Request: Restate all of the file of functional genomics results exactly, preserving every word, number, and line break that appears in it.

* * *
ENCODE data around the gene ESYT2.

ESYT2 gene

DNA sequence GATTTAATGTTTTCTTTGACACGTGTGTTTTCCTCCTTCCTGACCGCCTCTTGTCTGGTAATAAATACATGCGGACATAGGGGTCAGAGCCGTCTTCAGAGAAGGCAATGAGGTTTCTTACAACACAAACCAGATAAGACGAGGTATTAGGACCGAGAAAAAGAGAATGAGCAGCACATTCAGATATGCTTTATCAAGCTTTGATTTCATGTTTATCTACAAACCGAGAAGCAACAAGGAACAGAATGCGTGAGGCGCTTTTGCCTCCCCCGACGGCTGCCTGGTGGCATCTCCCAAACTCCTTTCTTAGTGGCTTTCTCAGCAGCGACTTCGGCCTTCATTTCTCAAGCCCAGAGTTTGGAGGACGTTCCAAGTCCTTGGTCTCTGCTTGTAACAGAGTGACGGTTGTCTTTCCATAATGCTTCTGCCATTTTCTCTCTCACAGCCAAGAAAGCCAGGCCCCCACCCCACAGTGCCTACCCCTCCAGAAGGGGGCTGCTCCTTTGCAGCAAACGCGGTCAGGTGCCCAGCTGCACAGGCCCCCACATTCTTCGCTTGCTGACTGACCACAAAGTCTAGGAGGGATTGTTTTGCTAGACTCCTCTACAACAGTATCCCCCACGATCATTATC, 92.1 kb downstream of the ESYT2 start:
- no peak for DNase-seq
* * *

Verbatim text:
ENCODE data around the gene ESYT2.

ESYT2 gene

DNA sequence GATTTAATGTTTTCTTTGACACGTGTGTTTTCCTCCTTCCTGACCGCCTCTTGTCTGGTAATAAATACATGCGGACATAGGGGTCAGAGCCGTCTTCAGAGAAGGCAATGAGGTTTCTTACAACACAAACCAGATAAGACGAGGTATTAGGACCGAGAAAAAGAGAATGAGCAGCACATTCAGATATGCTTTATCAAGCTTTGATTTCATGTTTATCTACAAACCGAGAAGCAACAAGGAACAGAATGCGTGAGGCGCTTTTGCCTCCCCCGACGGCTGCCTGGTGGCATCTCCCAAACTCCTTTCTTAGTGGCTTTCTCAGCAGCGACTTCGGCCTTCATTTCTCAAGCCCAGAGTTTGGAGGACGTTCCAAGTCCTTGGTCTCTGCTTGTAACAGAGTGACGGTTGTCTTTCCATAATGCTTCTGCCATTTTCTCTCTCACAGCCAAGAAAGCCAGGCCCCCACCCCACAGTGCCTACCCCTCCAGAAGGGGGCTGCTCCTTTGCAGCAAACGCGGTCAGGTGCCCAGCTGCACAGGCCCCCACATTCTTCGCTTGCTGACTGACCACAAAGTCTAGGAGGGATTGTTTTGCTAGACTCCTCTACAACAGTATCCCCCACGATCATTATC, 92.1 kb downstream of the ESYT2 start:
- no peak for DNase-seq